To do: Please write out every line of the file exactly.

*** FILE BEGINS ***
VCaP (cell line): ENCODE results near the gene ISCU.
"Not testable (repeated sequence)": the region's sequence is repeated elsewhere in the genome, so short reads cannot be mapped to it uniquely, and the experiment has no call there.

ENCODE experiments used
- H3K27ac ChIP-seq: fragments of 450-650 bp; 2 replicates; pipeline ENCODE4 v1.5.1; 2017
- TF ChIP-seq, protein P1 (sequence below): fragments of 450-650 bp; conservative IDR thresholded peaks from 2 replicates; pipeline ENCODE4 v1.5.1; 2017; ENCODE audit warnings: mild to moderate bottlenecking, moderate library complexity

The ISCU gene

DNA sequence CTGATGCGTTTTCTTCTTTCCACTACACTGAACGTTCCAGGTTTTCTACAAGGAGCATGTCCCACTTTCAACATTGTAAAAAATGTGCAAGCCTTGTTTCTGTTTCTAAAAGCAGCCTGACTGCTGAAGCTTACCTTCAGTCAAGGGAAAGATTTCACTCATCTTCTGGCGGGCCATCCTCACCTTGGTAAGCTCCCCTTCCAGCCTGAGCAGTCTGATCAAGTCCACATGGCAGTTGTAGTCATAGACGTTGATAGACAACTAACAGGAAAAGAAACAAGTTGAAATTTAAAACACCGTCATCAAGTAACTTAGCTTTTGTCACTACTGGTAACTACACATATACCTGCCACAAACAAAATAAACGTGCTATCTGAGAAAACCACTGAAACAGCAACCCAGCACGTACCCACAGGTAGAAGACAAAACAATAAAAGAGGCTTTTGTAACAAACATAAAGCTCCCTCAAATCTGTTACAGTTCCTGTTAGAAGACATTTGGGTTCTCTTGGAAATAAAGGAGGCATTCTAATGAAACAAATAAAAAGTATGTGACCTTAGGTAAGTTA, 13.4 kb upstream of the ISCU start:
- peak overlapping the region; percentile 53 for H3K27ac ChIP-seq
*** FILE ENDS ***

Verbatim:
VCaP (cell line): ENCODE results near the gene ISCU.
"Not testable (repeated sequence)": the region's sequence is repeated elsewhere in the genome, so short reads cannot be mapped to it uniquely, and the experiment has no call there.

ENCODE experiments used
- H3K27ac ChIP-seq: fragments of 450-650 bp; 2 replicates; pipeline ENCODE4 v1.5.1; 2017
- TF ChIP-seq, protein P1 (sequence below): fragments of 450-650 bp; conservative IDR thresholded peaks from 2 replicates; pipeline ENCODE4 v1.5.1; 2017; ENCODE audit warnings: mild to moderate bottlenecking, moderate library complexity

The ISCU gene

DNA sequence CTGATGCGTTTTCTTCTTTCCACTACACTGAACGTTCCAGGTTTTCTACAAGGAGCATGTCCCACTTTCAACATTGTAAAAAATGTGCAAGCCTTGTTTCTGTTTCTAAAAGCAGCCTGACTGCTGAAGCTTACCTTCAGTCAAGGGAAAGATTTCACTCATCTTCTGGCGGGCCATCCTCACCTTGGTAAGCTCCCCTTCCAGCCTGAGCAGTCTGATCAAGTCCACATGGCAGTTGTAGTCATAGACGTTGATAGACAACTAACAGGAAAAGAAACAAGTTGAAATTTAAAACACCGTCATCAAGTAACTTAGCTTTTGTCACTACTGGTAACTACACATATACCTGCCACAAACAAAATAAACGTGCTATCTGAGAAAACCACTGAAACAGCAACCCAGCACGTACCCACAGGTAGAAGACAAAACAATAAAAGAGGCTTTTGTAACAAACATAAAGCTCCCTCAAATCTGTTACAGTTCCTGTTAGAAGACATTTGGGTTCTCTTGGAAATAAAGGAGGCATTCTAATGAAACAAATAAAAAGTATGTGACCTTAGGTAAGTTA, 13.4 kb upstream of the ISCU start:
- peak overlapping the region; percentile 53 for H3K27ac ChIP-seq